How to Move Fast in Software

Posted 2 years, 11 months ago | Originally written on 8 Jul 2021
"Take time for all things: great haste makes great waste."
Benjamin Franklin

Who wouldn't want all their features implemented immediately? It depends. How long will this software be used for? If it will be single-run code then nobody cares because it will not need any maintenance and we can always recreate it from scratch should any bugs rear their ugly heads. But if we want it to go the distance... that's another matter.

There is a limit on fast good software can be developed. At the very least, quality software is a function of the team's ability to adapt to the growing demands of the domain. For a team of one this will take a very long time though we can at least guarantee that the developer will have some memory of how the thing works. However, the moment you expand the team, you now have to think about all the dynamics this introduces. And a lot has been written about this...

At the very least you will need two parts to your team: architecture and development. Architecture makes the decisions on the overall structure so as to ensure that the product is fit for purpose and development realises the actual infrastucture. This is how it is done in the real world: the architects decide on the aesthetic and work with engineers to ensure that the building meets the client's requirements. Only when this is complete can construction begin. Even minor changes can have vastly complex implications. Why should it be any different with software?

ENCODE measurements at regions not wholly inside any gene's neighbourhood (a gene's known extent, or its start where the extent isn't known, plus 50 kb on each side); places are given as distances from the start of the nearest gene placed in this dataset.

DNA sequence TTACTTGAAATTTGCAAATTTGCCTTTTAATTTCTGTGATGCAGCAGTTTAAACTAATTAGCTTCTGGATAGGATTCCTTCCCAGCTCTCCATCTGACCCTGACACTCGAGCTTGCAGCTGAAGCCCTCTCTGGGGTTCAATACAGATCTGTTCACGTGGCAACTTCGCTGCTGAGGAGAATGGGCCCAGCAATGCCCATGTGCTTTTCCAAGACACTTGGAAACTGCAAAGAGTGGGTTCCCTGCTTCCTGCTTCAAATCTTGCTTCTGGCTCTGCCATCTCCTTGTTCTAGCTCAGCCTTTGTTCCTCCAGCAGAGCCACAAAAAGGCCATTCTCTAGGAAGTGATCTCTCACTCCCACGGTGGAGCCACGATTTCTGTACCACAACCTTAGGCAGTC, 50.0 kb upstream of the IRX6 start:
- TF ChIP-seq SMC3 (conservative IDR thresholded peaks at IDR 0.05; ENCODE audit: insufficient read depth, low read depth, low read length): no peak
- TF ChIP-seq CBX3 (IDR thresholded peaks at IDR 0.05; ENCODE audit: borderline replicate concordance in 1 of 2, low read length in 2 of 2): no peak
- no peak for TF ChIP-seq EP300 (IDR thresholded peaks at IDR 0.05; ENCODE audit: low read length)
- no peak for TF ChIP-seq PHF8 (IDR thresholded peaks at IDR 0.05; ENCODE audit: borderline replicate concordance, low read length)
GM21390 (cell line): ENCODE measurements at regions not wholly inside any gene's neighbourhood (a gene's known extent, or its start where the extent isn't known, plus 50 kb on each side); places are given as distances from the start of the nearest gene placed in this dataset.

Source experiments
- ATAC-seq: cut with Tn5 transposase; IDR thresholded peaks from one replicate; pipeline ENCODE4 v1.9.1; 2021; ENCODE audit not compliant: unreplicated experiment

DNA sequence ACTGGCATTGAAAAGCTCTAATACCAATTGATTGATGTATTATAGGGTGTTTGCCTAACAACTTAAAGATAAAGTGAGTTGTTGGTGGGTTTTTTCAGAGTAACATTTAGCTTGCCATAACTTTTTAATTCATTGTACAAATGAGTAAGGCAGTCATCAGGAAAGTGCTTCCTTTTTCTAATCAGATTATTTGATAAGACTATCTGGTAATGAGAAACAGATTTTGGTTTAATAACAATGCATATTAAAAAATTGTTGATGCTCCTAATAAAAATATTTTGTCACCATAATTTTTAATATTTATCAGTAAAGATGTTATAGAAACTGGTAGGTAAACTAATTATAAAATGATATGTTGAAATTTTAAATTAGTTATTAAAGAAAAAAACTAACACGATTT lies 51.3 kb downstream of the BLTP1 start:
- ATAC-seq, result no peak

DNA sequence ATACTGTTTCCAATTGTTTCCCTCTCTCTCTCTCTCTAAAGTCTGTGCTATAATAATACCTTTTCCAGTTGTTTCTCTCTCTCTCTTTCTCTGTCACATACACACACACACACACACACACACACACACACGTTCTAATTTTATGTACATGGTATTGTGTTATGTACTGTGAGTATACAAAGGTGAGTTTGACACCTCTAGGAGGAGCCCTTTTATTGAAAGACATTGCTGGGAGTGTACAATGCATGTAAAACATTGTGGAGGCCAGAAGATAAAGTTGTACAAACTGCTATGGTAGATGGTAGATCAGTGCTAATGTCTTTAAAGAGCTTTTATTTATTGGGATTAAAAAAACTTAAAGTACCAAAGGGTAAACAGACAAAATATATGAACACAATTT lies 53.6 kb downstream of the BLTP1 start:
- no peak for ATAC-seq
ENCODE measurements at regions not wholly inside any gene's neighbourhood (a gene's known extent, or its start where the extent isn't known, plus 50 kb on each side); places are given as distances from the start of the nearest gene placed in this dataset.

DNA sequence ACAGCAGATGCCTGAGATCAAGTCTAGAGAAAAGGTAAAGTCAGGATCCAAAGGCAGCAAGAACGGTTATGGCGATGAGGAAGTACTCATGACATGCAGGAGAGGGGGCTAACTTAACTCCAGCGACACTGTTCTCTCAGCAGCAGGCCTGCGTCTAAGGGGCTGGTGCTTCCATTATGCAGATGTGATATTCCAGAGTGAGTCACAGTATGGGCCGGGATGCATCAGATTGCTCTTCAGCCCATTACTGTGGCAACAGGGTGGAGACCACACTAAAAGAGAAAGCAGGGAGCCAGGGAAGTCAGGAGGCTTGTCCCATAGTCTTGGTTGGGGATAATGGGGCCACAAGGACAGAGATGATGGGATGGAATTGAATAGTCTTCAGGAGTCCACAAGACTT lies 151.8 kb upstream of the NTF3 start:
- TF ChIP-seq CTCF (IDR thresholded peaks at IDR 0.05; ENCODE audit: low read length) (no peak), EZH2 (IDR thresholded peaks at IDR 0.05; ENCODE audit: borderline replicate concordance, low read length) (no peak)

Therefore, to move fast, at the very minimum will require these two roles.

But in addition to this, speed will obviously be far easier if the team has:

  • clear standards on how the code is written;
  • reasonable timelines within which to deliver;
  • regular exchanges to refine each other's skill;
  • excellent tools by which to achieve their tasks;
  • automations where necessary to eliminate repetitive tasks;
  • freedom to creatively solve the problem;
  • up-to-date knowledge on the state of the art of their craft.

Without taking these into account it is illusory for a team to move fast only to realise that they are increasingly making their work harder and code more brittle. It will get to a point where you will realise that it is cheaper to start again than try to fix the mess you have engineered.


Here is another way to think about it: suppose you want to operate as a freelance software developer and want high paying jobs with a short implementation time. What kinds of jobs would you want? Would you want jobs with a clear architecture, greenfield projects or projects in which a lot of code has been written with no clear architecture but for which a fix is needed? Obviously, we will favour then in the order I presented them. A clear architecture means that the domain problems have been clearly understood and presented through the code in such a way that it is easy for a newcomer to quickly hit the ground running. Greenfields projects may be far easier to work on despite the possibility that the volume of code and unpredictability of the new domain introduce substantial risk. Old code with no architecture can give you nightmares. It reminds me of Sergey Aleynikov, the main character of Flash Boys by Michael Lewis, who decided to leave Goldman Sachs (who eventually sued him for stealing company code) for a greenfield project simply because he got tired wrapping his head around old, clunky code.

The moral of the story is that not all code is created equal. While for the most part writing code can be fun, a lot of work goes into laying the groundwork to make the work of future developers a breeze. It's like a kids' playground: playgrounds are artificial - they don't occur in nature. It takes considerable thought and construction to make them child friendly so that even a child can enjoy them. Perhaps that is the holy grail of architecture: making playgrounds!